Gardening - Philosophy for Everyone: Cultivating Wisdom

Overview

Philosophy and gardens have been closely connected from the dawn of philosophy, with many drawing on their beauty and peace for philosophical inspiration. Gardens in turn give rise to a broad spectrum of philosophical questions. For the green-fingered thinker, this book reflects on a whole host of fascinating philosophical themes.

  • Gardens and philosophy present a fascinating combination of subjects, historically important, and yet scarcely ...
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Overview

Philosophy and gardens have been closely connected from the dawn of philosophy, with many drawing on their beauty and peace for philosophical inspiration. Gardens in turn give rise to a broad spectrum of philosophical questions. For the green-fingered thinker, this book reflects on a whole host of fascinating philosophical themes.

  • Gardens and philosophy present a fascinating combination of subjects, historically important, and yet scarcely covered within the realms of philosophy
  • Contributions come from a wide range of authors, ranging from garden writers and gardeners, to those working in architecture, archaeology, archival studies, art history, anthropology, classics and philosophy
  • Essays cover a broad spectrum of topics, ranging from Epicurus and Confucius to the aesthetics and philosophy of Central Park
  • Offers new perspectives on the experience and evaluation of gardens 
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Editorial Reviews

Library Journal
The "Philosophy for Everyone" series is made up of new philosophical takes on subjects not usually addressed from the philosophical perspective. Gardening is not absent from philosophy; after all, Voltaire's Candide ends with the admonition to "cultivate our garden." This book examines how gardening is like philosophy and vice versa. As might be expected, aesthetics is a major focus of the essays, with forays to Central Park and the garden at Dumbarton Oaks. Much space is also given to political philosophy and some fascinating explorations into the political and philosophical ramifications of historical gardening in London and Aztec Mexico. Virtue ethics are another important aspect of the philosophy of gardening: the consensus among philosophers is that one way or another, cultivating a garden also cultivates the body and soul to the betterment of both. The authors of the essays gathered here by O'Brien (research fellow, Oxford Brookes Univ.) are scholars of philosophy, art history, and landscape design, and many of them are gardeners. VERDICT The series is likely to appeal to armchair philosophers and undergraduates alike, and this volume will give gardeners of an intellectual bent a philosophical justification for their hobby.—Margaret Heller, Dominican Univ. Lib., River Forest, IL
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Product Details

  • ISBN-13: 9781444330212
  • Publisher: Wiley
  • Publication date: 2/22/2011
  • Series: Philosophy for Everyone Series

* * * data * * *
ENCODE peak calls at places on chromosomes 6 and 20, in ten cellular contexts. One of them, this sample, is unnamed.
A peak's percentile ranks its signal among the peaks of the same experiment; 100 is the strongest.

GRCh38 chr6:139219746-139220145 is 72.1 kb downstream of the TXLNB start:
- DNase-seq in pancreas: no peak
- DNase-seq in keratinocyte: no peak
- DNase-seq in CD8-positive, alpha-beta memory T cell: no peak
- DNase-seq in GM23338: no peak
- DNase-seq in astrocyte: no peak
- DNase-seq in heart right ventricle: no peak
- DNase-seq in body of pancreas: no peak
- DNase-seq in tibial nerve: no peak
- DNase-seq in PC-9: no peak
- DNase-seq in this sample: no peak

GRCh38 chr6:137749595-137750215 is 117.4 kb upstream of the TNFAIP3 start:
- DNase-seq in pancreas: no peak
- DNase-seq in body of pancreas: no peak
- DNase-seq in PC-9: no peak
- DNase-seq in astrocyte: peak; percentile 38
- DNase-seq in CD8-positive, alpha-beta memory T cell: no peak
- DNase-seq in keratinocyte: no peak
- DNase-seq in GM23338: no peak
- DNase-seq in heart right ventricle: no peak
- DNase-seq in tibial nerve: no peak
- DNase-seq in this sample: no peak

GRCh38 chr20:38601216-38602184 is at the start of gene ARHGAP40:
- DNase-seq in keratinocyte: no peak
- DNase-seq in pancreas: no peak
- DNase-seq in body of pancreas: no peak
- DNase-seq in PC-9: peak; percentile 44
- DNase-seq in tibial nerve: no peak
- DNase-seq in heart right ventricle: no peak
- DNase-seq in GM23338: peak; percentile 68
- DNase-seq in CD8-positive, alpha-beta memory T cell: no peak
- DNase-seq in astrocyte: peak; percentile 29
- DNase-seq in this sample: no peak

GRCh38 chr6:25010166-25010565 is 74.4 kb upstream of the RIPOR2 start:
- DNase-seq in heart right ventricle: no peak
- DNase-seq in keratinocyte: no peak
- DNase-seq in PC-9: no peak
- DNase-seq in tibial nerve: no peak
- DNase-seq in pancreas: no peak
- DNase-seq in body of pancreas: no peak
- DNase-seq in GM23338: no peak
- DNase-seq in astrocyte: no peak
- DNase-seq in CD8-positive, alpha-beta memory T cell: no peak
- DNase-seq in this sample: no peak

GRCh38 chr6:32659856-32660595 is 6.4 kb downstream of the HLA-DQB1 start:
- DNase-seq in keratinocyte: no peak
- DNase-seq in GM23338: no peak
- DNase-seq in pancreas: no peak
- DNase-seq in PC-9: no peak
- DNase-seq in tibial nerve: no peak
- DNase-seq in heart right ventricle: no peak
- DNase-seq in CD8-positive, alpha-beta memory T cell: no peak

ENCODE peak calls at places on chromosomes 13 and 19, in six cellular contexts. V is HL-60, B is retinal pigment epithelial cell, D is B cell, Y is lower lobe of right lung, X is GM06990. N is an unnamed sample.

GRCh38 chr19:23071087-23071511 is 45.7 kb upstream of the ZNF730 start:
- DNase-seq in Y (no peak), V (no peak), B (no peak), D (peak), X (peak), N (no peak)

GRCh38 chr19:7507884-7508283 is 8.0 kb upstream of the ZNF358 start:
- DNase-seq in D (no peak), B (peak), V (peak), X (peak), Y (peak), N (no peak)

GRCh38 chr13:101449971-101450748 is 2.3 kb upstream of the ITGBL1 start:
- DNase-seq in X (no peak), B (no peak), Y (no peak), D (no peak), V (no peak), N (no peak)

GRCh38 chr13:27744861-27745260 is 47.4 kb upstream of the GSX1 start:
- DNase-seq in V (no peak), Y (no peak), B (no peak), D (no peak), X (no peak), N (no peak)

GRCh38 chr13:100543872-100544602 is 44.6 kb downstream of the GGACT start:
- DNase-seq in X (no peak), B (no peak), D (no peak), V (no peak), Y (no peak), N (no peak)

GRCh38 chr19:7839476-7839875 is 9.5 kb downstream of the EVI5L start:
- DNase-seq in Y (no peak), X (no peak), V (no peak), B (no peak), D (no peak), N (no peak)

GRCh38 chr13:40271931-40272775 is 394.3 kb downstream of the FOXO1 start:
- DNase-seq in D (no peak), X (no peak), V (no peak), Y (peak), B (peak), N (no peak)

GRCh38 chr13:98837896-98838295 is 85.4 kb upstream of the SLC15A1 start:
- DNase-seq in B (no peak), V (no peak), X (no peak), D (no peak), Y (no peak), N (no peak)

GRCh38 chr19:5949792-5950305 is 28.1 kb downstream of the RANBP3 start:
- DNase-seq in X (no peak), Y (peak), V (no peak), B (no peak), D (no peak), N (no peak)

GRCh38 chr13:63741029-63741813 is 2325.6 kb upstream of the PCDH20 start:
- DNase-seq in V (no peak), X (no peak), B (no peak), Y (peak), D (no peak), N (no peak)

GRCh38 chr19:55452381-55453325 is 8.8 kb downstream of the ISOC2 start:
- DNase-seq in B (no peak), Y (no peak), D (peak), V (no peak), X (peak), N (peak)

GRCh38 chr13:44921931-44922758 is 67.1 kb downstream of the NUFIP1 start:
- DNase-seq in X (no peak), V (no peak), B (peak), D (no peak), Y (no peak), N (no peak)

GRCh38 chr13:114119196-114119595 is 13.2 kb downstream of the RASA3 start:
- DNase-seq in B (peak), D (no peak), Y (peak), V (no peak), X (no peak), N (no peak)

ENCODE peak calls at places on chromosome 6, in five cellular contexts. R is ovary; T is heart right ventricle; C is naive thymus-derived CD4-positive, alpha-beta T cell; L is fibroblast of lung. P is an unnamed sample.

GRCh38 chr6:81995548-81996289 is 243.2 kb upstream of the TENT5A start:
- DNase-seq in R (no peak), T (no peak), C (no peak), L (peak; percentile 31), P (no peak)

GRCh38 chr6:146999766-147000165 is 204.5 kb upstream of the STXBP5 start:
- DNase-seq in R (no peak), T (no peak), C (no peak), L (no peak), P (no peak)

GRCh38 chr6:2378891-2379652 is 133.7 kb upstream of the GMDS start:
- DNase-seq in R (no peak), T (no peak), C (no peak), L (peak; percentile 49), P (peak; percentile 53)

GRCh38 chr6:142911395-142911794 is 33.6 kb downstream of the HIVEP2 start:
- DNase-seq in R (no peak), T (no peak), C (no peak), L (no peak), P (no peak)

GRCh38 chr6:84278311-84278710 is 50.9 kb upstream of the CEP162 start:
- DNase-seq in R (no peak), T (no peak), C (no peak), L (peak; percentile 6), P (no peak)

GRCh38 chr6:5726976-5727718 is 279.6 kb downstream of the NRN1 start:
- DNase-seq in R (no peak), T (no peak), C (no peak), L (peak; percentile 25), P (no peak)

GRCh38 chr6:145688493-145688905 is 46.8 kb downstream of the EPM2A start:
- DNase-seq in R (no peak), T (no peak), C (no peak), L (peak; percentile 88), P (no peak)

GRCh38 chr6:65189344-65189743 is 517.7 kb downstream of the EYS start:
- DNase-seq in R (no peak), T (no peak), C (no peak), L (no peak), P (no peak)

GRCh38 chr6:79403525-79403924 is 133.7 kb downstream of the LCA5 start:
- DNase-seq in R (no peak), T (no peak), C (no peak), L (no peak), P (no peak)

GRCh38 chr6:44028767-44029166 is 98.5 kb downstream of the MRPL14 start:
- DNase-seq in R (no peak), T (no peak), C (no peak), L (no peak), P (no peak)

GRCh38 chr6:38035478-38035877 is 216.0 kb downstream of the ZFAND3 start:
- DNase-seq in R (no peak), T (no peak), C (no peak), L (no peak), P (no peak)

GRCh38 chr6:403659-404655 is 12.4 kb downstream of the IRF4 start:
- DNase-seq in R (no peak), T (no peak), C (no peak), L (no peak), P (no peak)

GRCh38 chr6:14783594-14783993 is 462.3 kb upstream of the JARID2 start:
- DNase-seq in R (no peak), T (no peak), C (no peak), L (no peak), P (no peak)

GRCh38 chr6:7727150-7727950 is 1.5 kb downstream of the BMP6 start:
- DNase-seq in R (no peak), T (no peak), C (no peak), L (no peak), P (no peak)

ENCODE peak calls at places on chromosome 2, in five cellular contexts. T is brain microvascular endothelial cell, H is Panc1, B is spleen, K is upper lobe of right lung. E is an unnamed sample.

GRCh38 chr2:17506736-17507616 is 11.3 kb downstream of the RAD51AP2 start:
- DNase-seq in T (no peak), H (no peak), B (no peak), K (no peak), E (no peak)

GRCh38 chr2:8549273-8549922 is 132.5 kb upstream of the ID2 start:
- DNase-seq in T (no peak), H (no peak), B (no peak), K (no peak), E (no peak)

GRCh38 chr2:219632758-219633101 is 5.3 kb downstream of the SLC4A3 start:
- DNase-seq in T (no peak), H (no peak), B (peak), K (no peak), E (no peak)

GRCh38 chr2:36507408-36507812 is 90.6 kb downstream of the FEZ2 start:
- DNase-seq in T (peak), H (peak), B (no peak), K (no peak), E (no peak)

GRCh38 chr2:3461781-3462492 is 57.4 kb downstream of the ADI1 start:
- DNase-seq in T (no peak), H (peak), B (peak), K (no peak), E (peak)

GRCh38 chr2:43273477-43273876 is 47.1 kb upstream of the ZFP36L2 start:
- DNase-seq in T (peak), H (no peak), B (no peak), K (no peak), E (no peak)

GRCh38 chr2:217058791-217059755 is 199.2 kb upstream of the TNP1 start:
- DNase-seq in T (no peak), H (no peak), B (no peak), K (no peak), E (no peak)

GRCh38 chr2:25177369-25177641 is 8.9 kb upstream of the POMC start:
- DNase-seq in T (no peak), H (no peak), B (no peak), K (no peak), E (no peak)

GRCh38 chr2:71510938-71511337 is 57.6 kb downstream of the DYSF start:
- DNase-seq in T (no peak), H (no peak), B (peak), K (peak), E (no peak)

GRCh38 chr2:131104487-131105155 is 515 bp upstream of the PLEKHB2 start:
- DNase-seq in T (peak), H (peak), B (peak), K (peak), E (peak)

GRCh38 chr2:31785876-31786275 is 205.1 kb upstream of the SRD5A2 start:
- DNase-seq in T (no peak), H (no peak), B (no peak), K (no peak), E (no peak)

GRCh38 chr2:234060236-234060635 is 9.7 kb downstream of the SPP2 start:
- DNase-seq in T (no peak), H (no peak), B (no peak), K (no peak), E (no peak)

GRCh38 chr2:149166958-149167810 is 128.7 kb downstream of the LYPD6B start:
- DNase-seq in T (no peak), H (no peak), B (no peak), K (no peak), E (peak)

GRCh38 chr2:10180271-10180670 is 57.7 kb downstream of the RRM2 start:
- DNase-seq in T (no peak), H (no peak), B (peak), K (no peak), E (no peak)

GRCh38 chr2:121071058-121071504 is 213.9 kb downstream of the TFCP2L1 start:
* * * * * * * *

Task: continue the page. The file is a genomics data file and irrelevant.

• Edition number: 1
  • Pages: 264
  • Product dimensions: 6.00 (w) x 9.00 (h) x 0.80 (d)

Meet the Author

Editor

Dan O’Brien is a Research Fellow at Oxford Brookes University, an Honorary Research Fellow at Birmingham University, and an Associate Lecturer with the Open University. He is the author of An Introduction to the Theory of Knowledge (2006) and Hume’s “Enquiry Concerning Human Understanding”: A Reader’s Guide (with Alan Bailey, 2006). In addition, he has recently edited a special volume of Philosophica on the epistemology of testimony.

Series Editor

Fritz Allhoff is an Assistant Professor in the Philosophy Department at Western Michigan University, as well as a Senior Research Fellow at the Australian National University’s Centre for Applied Philosophy and Public Ethics. In addition to editing the Philosophy for Everyone series, Allhoff is the volume editor or co-editor for several titles, including Wine & Philosophy (Wiley-Blackwell, 2007), Whiskey & Philosophy (with Marcus P. Adams, Wiley, 2009), and Food & Philosophy (with Dave Monroe, Wiley-Blackwell, 2007).

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Table of Contents

Acknowledgements (Dan O’Brien).

Foreword (David E. Cooper).

Planting the Seed: An Introduction to Gardening - Philosophy for Everyone (Dan O’Brien).

Part I: The Good Life

1 The Virtues of Gardening (Isis Brook).

2 Cultivating the Soul: The Ethics of Gardening in Ancient Greece and Rome (Meghan T. Ray).

3 Escaping Eden: Plant Ethics in a Gardener’s World (Matthew Hall).

4 Food Glorious Food (Helene Gammack).

Part II: Flower Power

5 Plants, Prayers and Power: The Story of the First Mediterranean Gardens (Jo Day).

6 Brussels Sprouts and Empire: Putting Down Roots (Michael Moss).

7 Transplanting Liberty: Lafayette’s American Garden (Laura Auricchio).

8 Cockney Plots: Allotments and Grassroots Political Activism (Elizabeth A. Scott).

Part III: The Flower Show

9 Hortus Incantans: Gardening as an Art of Enchantment (Eric MacDonald).

10 Gardens, Music and Time (Ismay Barwell and John Powell).

11 The Pragmatic Picturesque: The Philosophy of Central Park (Gary Shapiro).

Part IV: The Cosmic Garden

12 Illusions of Grandeur: A Harmonious Garden for the Sun King (Robert Neuman).

13 Time and Temporality in the Garden (Mara Miller).

14 Cultivating Our Garden: David Hume and Gardening as Therapy (Dan O’Brien).

Part V: Philosophers’ Gardens

15 The Garden of the Aztec Philosopher-King (Susan Toby Evans).

16 Epicurus, the Garden, and the Golden Age (Gordon Campbell).

17 Gardener of Souls: Philosophical Education in Plato’s Phaedrus (Anne Cotton).

Appendix A: Notes on Contributors.

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